RENEWABLE ENERGY STRATEGY UNDER FIRE FROM MPS
The government is counting on a massive growth in wind power to meet its 2020 renewable target.
The UK is making “unacceptably slow” progress towards its renewable energy targets, a committee of MPs says.
The Committee of Public Accounts also said that there was no clear understanding of the cost and success of some alternative technologies.
It said the Department of Energy and Climate Change needed “a greater sense of urgency and purpose”.
Energy Secretary Chris Huhne said the coalition government was determined to “deliver on the low-carbon economy”.
During its hearings, the committee was told that the UK would miss its target to supply 10% of electricity from renewable sources by the end of 2010.
The report, Funding the Development of Renewable Energy Technologies, said the Energy Department and its predecessors had not done enough to address the slow progress.
The chair of the committee, Margaret Hodge, said: “Given the urgency and importance of the issue, progress in meeting renewable energy targets has been unacceptably slow over the last decade.”
The current Energy Secretary, Chris Huhne, said his department was determined to put it right. “It will be a huge challenge but the coalition is determined to move beyond promises and actually deliver on the low-carbon economy,” he said.
Ms Hodge said that some £180m of the funds allocated to support renewable energy technologies had gone unspent.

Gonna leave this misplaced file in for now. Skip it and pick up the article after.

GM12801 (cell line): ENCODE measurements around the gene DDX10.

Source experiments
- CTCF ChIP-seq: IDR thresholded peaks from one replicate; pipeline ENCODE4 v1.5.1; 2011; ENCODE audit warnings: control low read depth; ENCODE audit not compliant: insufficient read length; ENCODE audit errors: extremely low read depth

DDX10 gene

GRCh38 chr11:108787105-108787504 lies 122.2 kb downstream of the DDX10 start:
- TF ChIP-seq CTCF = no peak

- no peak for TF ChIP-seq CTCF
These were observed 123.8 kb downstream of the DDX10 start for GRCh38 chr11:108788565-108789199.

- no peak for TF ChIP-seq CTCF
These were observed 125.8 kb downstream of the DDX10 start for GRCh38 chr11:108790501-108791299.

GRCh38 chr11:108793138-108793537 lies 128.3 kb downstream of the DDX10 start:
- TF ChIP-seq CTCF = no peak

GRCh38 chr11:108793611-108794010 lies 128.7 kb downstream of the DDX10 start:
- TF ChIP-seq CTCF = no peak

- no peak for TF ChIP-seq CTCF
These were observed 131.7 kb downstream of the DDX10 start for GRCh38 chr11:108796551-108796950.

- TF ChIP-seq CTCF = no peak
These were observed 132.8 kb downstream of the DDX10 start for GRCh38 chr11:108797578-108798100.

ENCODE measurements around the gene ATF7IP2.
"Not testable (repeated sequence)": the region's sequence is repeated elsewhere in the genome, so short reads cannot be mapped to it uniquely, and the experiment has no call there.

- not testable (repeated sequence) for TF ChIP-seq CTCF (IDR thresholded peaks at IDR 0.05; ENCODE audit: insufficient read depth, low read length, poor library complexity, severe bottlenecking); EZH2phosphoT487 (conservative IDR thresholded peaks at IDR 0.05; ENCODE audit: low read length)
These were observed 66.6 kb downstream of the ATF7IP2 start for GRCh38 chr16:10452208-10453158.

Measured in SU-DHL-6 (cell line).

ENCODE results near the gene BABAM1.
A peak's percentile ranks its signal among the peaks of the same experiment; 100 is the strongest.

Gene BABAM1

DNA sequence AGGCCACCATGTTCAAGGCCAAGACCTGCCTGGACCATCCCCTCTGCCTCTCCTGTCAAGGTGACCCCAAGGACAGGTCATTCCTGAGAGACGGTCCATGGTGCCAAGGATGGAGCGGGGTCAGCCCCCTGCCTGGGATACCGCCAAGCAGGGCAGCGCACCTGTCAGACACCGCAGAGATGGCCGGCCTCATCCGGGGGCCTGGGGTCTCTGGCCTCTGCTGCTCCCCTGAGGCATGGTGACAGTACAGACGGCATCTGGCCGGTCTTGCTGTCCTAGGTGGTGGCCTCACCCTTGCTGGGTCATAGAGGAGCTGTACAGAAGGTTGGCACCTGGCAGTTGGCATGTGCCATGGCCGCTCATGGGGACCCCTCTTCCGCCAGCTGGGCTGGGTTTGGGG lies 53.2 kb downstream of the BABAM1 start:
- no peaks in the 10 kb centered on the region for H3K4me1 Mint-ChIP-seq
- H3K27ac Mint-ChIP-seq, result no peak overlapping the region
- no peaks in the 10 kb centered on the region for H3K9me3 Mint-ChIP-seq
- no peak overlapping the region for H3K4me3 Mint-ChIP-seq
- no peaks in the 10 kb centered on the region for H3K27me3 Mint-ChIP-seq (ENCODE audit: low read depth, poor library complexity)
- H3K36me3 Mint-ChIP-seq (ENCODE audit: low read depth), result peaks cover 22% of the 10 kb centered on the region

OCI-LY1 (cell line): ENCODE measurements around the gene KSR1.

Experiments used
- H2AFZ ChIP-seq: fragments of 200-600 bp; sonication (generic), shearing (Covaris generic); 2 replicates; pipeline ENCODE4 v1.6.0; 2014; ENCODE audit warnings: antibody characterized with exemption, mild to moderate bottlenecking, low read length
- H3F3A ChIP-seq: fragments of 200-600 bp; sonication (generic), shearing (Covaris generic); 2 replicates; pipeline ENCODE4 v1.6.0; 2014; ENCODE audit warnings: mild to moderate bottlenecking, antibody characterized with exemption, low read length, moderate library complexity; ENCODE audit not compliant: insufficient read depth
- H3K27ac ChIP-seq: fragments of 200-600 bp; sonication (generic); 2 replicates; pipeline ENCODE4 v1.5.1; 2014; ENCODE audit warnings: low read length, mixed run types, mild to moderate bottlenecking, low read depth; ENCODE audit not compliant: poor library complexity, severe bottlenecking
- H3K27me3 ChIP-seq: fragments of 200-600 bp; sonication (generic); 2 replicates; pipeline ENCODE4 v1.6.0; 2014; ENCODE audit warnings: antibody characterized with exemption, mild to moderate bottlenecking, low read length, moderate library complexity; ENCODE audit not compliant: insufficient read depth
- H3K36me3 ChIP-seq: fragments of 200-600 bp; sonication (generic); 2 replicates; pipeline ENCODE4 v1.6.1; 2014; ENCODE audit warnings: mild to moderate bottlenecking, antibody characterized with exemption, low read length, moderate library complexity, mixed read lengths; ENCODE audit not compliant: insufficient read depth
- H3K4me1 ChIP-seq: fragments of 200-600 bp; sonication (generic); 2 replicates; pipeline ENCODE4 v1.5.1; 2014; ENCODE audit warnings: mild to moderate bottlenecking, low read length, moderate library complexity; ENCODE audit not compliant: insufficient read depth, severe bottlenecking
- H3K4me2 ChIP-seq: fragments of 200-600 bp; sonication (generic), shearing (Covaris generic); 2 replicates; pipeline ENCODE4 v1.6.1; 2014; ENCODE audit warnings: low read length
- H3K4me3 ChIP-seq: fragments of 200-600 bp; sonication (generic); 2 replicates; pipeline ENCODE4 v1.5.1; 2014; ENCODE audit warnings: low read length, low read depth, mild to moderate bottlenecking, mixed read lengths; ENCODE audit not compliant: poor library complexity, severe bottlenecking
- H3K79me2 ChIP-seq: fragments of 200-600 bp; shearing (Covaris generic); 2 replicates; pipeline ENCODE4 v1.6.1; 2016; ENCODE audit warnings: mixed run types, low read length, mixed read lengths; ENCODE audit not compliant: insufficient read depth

The Energy Department seemed unprepared for the future despite signing up to the legally binding EU-target to supply 15% of the UK's energy from renewable sources by 2020.
The UK agreed to the EU target, the report concludes, despite having no “clear plans, targets for each renewable energy technology, estimates of funding required or understanding how the rate at which planning applications for onshore wind turbines were being rejected might affect progress”.
The report criticised the complex web of organisations that deliver government funding for renewable energy technologies.
The Energy Department does not have direct control over these organisations, and consequently “does not have a clear understanding of how much has been spent or what has been achieved”, the report said.
Mr Huhne said there was plenty of catching up to do.
“The last 10 years have been a lost decade for renewables. Labour's tragic legacy is that we are 25th out of 27 EU member states on renewables. We have been playing as amateurs when we should have been in the Premiership.”